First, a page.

Articles Posted in US Court of Appeals for the Sixth Circuit

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Springer, a Utah physician, began a fellowship at the Cleveland Clinic and enrolled his family in its employee benefit plan, administered by Antares. During the enrollment period, Springer had his 14-month-old son, J.S., transported from a Utah hospital to the Cleveland Clinic by Angel Jet’s air ambulance service. J.S. had been hospitalized since birth for multiple congenital abnormalities. He required a mechanical ventilator. J.S.’s physician prepared a letter of medical necessity for the service. Before the flight, Angel Jet contacted Antares, which was unable to confirm that Springer and his son were members of the plan and did not precertify the service. Angel Jet proceeded with the transportation and submitted a bill to Antares for $340,100. Antares denied it for failure to obtain precertification. The Plan affirmed the denial but paid $34,451.75, reflecting the amount their preferred provider would have charged. Angel Jet brought suit under the Employee Retirement Security Act. The district court dismissed the suit, finding that Springer had not properly assigned his rights under the plan to Angel Jet. Springer then brought his own claim under ERISA Section 502(a)(1)(B). The Sixth Circuit affirmed, first finding that Springer had standing despite having received the service and not being billed. The denial was not arbitrary and capricious because J.S.’s transportation was not an emergency or precertified as required for a nonemergency. View "Springer v. Cleveland Clinic Employee Health Plan Total Care" on Justia Law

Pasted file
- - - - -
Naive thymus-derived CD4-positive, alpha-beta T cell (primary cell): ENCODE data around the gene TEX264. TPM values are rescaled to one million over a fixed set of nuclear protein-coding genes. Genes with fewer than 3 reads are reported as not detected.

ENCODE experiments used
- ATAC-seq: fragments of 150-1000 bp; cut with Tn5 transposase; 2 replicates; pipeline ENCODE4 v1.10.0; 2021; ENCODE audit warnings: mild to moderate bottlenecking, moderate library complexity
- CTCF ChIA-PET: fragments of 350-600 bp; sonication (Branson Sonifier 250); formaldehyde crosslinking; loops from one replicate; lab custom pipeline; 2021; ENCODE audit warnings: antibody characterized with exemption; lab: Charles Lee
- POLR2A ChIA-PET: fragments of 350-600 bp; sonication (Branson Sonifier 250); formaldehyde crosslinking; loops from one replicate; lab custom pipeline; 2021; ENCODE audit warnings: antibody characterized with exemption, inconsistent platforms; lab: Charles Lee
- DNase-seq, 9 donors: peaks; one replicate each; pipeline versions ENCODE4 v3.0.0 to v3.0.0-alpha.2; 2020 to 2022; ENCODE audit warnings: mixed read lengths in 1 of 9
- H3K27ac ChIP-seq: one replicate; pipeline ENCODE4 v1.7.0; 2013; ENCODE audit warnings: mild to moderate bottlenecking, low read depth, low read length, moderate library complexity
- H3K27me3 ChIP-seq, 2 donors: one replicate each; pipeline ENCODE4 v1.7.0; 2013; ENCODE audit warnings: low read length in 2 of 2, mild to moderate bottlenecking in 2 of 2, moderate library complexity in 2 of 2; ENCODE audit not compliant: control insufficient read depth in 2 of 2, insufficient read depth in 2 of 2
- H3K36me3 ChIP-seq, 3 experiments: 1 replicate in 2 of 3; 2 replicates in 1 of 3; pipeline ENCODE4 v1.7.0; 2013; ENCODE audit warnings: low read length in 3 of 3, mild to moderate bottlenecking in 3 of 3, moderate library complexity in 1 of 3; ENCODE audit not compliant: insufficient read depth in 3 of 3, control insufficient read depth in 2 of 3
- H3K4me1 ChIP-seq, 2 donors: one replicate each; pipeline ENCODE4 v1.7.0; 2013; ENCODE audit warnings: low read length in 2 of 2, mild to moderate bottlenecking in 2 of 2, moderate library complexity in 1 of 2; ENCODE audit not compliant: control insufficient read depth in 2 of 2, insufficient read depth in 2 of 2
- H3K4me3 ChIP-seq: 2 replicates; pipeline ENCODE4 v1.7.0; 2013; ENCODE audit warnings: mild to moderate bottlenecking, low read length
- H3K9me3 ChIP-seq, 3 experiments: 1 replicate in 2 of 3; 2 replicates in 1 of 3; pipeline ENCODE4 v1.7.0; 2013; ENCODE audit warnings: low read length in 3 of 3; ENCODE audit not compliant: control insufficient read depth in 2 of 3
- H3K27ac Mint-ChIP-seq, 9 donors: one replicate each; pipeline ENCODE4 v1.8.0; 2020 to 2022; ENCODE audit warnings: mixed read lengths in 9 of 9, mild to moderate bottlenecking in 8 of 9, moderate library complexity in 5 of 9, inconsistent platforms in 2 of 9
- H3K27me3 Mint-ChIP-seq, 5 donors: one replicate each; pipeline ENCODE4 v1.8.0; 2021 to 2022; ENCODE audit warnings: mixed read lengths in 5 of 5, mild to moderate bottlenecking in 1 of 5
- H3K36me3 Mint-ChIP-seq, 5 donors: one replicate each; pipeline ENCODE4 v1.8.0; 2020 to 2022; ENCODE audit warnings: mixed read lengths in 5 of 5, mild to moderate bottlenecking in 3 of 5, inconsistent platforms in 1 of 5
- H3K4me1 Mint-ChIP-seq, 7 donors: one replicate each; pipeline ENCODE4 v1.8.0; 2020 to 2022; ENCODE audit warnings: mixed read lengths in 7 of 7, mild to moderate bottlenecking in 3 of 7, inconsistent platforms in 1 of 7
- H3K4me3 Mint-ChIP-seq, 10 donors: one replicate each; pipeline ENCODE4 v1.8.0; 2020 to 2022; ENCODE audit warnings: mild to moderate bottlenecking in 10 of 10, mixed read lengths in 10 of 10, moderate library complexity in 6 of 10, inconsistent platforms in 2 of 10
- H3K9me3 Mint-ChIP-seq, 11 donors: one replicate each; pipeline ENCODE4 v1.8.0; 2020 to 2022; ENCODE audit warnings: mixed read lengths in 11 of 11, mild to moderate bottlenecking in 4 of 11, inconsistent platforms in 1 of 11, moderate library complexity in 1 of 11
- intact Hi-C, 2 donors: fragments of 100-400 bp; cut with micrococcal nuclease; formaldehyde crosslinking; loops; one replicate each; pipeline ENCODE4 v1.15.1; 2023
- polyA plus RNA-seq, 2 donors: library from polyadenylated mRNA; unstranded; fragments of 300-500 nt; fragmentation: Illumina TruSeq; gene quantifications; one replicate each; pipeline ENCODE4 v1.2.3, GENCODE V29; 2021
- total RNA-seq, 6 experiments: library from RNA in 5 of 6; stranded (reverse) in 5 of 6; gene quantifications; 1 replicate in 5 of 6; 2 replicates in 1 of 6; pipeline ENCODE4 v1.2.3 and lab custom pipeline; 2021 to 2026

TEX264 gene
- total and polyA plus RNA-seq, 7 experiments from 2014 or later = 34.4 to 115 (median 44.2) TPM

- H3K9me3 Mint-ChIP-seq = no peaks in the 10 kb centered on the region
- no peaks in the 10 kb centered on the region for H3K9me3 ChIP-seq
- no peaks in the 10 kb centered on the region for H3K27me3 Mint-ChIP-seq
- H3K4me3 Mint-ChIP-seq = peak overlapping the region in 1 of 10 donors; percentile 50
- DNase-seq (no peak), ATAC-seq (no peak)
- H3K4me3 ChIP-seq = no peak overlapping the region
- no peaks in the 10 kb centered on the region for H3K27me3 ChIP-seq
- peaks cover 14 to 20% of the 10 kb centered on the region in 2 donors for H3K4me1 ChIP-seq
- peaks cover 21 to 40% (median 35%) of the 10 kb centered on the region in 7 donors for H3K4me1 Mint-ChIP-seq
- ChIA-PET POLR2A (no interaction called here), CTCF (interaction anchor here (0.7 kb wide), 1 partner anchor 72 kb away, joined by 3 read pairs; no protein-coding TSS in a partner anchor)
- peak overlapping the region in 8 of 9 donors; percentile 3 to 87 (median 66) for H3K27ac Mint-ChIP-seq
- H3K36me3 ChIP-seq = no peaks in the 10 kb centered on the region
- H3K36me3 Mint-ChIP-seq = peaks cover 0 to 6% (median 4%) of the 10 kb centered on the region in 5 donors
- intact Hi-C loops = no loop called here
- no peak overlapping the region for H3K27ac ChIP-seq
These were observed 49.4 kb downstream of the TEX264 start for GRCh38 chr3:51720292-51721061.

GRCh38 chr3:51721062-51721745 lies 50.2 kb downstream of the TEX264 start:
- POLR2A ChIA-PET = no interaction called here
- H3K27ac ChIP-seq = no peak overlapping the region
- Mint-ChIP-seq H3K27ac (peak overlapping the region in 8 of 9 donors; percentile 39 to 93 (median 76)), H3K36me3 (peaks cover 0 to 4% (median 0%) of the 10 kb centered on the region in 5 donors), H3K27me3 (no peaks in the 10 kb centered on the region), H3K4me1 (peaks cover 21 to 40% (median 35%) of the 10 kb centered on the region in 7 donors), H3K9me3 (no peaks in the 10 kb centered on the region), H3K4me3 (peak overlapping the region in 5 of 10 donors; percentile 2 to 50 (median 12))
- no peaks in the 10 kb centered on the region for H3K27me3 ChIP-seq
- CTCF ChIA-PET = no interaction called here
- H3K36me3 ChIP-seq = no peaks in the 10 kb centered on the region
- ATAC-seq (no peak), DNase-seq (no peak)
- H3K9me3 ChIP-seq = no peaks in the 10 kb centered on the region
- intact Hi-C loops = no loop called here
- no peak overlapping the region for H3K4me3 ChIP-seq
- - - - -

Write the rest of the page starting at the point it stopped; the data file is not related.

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In 2008, facing insolvency, Chrysler offered certain employees incentives to take early retirement, in addition to benefits they had earned under its Pension Plan. Pearce, then 60 years old, had worked for Chrysler for 33 years, and was eligible for the buyout plus the Plan’s 30-and-Out benefits--a monthly pension supplement “to help early retirees make ends meet until eligible for Social Security.” Chrysler provided Pearce with Pension Statements that repeatedly advised him to consult the Summary Plan Document (SPD). The SPD cautioned that “[i]f there is a conflict ... the Plan document and trust agreement will govern.” With respect to the 30-and-Out benefits, the SPD stated: “You do not need to be actively employed at retirement to be eligible ... you must retire and begin receiving pension benefits within five years of your last day of work for the Company.” Pearce believed that he could not lose his 30-and-Out benefits if he lost his job and declined the buyout offer. Chrysler terminated him that same day. Pearce was told that, because he had been terminated before retirement, he was ineligible for the 30-and-Out benefits; the SPD omitted a clause contained in the Plan, which said that an employee who was terminated was ineligible. Pearce sued under the Employee Retirement Income Security Act, 29 U.S.C. 1001. The Sixth Circuit reversed the district court’s grant of summary judgment to the Plan on Pearce’s request for reformation, affirmed summary judgment rejecting Pearce’s request for equitable estoppel, and remanded. Analyzing Pearce’s request for reformation under contract law principles, the court should consider information asymmetry--Chrysler had access to the Plan while Pearce did not but repeatedly referred Pearce to the SPD--and other factors. View "Pearce v. Chrysler Group LLC Pension Plan" on Justia Law